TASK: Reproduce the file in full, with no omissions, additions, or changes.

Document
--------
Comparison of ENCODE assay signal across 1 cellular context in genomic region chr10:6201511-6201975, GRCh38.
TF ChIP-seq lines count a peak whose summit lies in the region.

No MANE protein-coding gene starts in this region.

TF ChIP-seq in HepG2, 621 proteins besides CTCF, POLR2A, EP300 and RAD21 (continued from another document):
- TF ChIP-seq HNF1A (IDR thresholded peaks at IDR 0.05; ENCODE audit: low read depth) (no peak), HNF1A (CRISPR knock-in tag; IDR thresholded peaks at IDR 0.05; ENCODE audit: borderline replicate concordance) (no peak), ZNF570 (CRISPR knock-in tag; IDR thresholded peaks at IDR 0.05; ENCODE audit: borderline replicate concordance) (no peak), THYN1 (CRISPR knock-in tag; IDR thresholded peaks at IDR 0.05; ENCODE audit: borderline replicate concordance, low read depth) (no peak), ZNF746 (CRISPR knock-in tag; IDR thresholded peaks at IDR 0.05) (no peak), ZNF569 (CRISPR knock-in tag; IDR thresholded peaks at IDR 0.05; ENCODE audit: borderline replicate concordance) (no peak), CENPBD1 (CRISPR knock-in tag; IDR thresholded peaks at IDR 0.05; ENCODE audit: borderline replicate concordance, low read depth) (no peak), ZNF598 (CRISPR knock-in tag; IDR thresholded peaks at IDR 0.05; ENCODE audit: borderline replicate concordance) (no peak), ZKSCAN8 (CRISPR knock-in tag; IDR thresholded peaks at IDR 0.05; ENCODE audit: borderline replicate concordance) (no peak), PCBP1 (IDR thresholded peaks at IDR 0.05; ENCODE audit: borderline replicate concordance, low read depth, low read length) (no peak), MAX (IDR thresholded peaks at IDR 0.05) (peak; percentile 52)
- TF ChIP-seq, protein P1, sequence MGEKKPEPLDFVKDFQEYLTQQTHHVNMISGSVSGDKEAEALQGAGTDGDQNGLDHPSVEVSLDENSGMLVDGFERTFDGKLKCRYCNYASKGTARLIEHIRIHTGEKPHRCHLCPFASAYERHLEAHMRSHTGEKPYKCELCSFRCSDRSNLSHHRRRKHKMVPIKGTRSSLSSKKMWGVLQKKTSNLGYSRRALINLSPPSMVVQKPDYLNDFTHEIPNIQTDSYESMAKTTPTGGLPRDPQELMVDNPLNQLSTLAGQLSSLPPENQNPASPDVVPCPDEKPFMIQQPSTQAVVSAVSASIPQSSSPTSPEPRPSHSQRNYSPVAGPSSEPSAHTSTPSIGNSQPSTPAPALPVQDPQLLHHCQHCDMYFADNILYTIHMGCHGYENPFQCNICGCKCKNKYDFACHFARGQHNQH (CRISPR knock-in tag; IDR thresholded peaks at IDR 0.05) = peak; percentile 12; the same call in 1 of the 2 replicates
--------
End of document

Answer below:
Comparison of ENCODE assay signal across 1 cellular context in genomic region chr10:6201511-6201975, GRCh38.
TF ChIP-seq lines count a peak whose summit lies in the region.

No MANE protein-coding gene starts in this region.

TF ChIP-seq in HepG2, 621 proteins besides CTCF, POLR2A, EP300 and RAD21 (continued from another document):
- TF ChIP-seq HNF1A (IDR thresholded peaks at IDR 0.05; ENCODE audit: low read depth) (no peak), HNF1A (CRISPR knock-in tag; IDR thresholded peaks at IDR 0.05; ENCODE audit: borderline replicate concordance) (no peak), ZNF570 (CRISPR knock-in tag; IDR thresholded peaks at IDR 0.05; ENCODE audit: borderline replicate concordance) (no peak), THYN1 (CRISPR knock-in tag; IDR thresholded peaks at IDR 0.05; ENCODE audit: borderline replicate concordance, low read depth) (no peak), ZNF746 (CRISPR knock-in tag; IDR thresholded peaks at IDR 0.05) (no peak), ZNF569 (CRISPR knock-in tag; IDR thresholded peaks at IDR 0.05; ENCODE audit: borderline replicate concordance) (no peak), CENPBD1 (CRISPR knock-in tag; IDR thresholded peaks at IDR 0.05; ENCODE audit: borderline replicate concordance, low read depth) (no peak), ZNF598 (CRISPR knock-in tag; IDR thresholded peaks at IDR 0.05; ENCODE audit: borderline replicate concordance) (no peak), ZKSCAN8 (CRISPR knock-in tag; IDR thresholded peaks at IDR 0.05; ENCODE audit: borderline replicate concordance) (no peak), PCBP1 (IDR thresholded peaks at IDR 0.05; ENCODE audit: borderline replicate concordance, low read depth, low read length) (no peak), MAX (IDR thresholded peaks at IDR 0.05) (peak; percentile 52)
- TF ChIP-seq, protein P1, sequence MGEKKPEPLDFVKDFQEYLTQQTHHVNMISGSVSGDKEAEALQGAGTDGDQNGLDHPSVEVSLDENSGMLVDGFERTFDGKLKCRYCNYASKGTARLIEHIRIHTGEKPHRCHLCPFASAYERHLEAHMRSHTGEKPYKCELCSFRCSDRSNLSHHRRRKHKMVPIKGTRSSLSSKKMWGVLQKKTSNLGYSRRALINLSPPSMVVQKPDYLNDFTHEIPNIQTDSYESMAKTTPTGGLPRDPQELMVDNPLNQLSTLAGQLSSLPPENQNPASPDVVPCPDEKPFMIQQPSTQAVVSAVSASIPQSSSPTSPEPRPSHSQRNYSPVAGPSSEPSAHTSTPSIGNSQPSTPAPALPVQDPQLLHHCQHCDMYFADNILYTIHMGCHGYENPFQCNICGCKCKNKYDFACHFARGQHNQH (CRISPR knock-in tag; IDR thresholded peaks at IDR 0.05) = peak; percentile 12; the same call in 1 of the 2 replicates